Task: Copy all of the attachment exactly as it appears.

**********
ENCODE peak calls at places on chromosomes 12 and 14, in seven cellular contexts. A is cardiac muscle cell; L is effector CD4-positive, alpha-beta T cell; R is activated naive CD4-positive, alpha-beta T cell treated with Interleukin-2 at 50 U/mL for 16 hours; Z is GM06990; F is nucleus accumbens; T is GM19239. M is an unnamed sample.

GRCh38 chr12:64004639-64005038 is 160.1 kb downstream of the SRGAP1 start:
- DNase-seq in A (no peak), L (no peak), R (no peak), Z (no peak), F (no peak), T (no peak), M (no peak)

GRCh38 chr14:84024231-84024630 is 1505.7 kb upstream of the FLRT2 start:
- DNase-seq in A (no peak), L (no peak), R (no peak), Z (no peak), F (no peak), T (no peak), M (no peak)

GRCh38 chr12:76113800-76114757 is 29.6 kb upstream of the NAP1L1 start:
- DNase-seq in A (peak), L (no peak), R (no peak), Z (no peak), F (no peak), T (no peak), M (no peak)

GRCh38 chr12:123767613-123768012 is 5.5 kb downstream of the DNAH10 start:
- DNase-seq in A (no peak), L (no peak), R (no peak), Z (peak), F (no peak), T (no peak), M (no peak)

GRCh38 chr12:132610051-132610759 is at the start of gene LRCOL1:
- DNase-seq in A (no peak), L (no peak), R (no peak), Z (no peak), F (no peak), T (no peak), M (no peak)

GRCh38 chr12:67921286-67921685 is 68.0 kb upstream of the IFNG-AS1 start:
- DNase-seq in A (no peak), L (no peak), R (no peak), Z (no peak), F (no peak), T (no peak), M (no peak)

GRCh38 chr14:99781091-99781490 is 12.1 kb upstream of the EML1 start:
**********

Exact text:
ENCODE peak calls at places on chromosomes 12 and 14, in seven cellular contexts. A is cardiac muscle cell; L is effector CD4-positive, alpha-beta T cell; R is activated naive CD4-positive, alpha-beta T cell treated with Interleukin-2 at 50 U/mL for 16 hours; Z is GM06990; F is nucleus accumbens; T is GM19239. M is an unnamed sample.

GRCh38 chr12:64004639-64005038 is 160.1 kb downstream of the SRGAP1 start:
- DNase-seq in A (no peak), L (no peak), R (no peak), Z (no peak), F (no peak), T (no peak), M (no peak)

GRCh38 chr14:84024231-84024630 is 1505.7 kb upstream of the FLRT2 start:
- DNase-seq in A (no peak), L (no peak), R (no peak), Z (no peak), F (no peak), T (no peak), M (no peak)

GRCh38 chr12:76113800-76114757 is 29.6 kb upstream of the NAP1L1 start:
- DNase-seq in A (peak), L (no peak), R (no peak), Z (no peak), F (no peak), T (no peak), M (no peak)

GRCh38 chr12:123767613-123768012 is 5.5 kb downstream of the DNAH10 start:
- DNase-seq in A (no peak), L (no peak), R (no peak), Z (peak), F (no peak), T (no peak), M (no peak)

GRCh38 chr12:132610051-132610759 is at the start of gene LRCOL1:
- DNase-seq in A (no peak), L (no peak), R (no peak), Z (no peak), F (no peak), T (no peak), M (no peak)

GRCh38 chr12:67921286-67921685 is 68.0 kb upstream of the IFNG-AS1 start:
- DNase-seq in A (no peak), L (no peak), R (no peak), Z (no peak), F (no peak), T (no peak), M (no peak)

GRCh38 chr14:99781091-99781490 is 12.1 kb upstream of the EML1 start: